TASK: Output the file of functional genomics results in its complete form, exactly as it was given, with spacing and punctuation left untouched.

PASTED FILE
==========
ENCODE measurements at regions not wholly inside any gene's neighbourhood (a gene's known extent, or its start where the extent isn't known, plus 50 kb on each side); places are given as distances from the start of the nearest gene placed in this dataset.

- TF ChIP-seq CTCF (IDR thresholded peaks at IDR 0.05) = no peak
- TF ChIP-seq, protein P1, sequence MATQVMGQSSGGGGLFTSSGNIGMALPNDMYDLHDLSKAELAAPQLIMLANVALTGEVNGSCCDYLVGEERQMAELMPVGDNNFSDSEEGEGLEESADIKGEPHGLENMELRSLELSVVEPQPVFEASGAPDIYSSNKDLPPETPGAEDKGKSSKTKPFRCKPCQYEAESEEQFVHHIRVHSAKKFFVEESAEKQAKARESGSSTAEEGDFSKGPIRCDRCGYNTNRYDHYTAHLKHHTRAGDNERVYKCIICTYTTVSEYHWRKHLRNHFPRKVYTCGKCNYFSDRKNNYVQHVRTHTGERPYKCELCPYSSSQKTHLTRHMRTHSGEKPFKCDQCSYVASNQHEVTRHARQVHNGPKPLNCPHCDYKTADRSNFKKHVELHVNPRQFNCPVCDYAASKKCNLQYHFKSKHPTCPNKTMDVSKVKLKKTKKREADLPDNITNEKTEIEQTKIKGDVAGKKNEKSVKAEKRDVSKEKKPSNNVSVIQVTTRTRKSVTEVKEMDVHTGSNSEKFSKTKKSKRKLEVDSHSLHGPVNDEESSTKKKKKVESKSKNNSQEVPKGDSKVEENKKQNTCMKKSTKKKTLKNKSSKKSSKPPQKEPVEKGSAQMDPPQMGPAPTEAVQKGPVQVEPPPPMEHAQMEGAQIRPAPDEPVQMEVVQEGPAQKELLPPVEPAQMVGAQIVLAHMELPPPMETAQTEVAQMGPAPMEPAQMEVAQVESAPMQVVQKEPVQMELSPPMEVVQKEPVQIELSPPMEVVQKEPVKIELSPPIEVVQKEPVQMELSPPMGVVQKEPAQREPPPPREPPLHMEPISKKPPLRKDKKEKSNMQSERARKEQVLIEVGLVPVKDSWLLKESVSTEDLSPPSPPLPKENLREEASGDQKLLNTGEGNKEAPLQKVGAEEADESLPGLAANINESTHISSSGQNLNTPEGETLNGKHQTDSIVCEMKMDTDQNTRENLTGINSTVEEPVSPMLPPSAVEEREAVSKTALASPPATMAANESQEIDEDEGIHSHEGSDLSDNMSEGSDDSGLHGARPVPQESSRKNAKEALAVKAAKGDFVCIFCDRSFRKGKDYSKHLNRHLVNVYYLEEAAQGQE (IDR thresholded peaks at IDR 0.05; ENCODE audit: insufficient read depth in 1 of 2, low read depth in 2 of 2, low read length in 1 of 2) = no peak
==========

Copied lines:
ENCODE measurements at regions not wholly inside any gene's neighbourhood (a gene's known extent, or its start where the extent isn't known, plus 50 kb on each side); places are given as distances from the start of the nearest gene placed in this dataset.

- TF ChIP-seq CTCF (IDR thresholded peaks at IDR 0.05) = no peak
- TF ChIP-seq, protein P1, sequence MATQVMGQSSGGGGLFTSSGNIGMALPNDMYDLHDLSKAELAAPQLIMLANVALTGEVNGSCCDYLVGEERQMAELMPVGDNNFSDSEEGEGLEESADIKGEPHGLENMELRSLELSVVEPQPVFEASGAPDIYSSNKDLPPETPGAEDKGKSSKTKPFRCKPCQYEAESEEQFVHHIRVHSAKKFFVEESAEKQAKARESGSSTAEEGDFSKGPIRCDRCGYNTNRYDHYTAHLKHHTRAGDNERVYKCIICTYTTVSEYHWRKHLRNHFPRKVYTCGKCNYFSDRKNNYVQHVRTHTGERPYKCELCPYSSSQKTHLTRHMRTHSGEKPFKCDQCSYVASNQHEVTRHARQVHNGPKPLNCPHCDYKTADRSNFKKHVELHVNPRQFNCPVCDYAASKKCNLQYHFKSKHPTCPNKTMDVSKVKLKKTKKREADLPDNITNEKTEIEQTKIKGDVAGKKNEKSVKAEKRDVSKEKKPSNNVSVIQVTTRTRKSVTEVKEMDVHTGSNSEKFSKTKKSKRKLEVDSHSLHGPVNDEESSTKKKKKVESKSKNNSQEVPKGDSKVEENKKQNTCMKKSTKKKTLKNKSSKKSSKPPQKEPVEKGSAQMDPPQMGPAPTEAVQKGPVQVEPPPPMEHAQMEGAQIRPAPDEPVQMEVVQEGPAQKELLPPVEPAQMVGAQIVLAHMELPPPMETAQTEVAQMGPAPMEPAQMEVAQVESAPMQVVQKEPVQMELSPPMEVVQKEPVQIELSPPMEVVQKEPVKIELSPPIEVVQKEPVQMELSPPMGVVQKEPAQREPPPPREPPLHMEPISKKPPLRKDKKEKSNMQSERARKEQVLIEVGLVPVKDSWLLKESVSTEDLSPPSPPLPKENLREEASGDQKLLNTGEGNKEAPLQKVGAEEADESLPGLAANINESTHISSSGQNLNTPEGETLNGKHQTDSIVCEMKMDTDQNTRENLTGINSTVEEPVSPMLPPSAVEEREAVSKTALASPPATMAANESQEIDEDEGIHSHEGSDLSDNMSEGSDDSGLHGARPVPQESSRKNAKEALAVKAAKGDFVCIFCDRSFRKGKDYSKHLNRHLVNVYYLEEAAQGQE (IDR thresholded peaks at IDR 0.05; ENCODE audit: insufficient read depth in 1 of 2, low read depth in 2 of 2, low read length in 1 of 2) = no peak